More money is urgently needed to provide language teaching to very young asylum seekers to prevent them trailing their Dutch peers, according to the primary school education council PO-Raad.
‘If we don’t invest in good education for these children, we are creating unnecessary disadvantages,’ chairwoman Rinda den Besten is quoted as saying by RTL news.
Currently, the schools which take in refugee children and local councils provide much of the funding.
The government will not provide more than one year’s extra funding per pupil, even though parliament has voted in favour of an extension to two. In addition, the government only provides funding if a school has at least four refugee children.
The PO-Raad says one year of language teaching is irresponsible because the children’s Dutch cannot be brought up to standard in one year. ‘Once you are behind, you can never catch up,’ Den Besten said. ‘[These children] will feel the disadvantages of this for the rest of their lives.’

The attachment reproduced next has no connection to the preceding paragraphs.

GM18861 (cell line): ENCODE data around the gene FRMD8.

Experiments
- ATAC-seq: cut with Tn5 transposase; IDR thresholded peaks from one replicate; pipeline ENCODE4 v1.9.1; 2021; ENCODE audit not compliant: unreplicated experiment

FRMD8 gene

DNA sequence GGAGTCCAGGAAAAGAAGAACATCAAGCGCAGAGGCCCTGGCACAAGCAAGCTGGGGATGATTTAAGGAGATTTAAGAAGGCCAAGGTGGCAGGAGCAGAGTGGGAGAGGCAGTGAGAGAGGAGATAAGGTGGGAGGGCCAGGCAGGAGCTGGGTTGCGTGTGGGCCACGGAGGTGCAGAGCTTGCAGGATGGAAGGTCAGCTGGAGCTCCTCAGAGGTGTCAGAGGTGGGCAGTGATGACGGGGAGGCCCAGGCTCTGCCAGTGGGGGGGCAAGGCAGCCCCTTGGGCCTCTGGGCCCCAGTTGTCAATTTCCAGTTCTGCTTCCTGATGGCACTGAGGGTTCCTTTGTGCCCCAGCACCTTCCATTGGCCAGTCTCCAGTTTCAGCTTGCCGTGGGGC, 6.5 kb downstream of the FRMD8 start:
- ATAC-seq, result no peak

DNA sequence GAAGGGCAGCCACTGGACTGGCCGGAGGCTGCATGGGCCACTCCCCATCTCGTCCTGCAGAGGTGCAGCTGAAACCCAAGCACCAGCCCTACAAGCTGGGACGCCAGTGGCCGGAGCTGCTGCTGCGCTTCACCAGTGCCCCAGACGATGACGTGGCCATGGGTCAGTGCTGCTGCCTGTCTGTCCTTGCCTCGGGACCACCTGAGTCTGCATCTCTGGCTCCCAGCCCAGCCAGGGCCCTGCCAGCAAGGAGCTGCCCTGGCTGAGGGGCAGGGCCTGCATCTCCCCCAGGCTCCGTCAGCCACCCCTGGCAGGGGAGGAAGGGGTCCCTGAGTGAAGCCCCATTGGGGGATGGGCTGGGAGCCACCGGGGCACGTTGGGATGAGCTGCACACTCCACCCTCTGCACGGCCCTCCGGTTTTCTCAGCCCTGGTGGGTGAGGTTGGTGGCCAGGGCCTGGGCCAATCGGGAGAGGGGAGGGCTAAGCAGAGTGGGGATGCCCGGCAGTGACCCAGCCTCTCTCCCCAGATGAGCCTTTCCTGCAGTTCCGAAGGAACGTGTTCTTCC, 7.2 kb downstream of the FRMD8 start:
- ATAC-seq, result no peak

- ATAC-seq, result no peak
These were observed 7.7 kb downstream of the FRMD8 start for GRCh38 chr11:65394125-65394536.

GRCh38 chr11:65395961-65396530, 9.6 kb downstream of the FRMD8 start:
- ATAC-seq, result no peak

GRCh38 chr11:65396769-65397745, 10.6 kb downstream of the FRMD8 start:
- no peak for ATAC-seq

Last year, 5,800 refugee children started at a Dutch primary school but this year the figure is expected to be up to 14,000.
Junior education minister Sander Dekker said in a reaction that he has no intention of increasing funding. ‘Young children pick up languages quickly and that is why this ruling is based on one year,’ he told news agency ANP. ‘If children need more support after that, there are other measures in place.’
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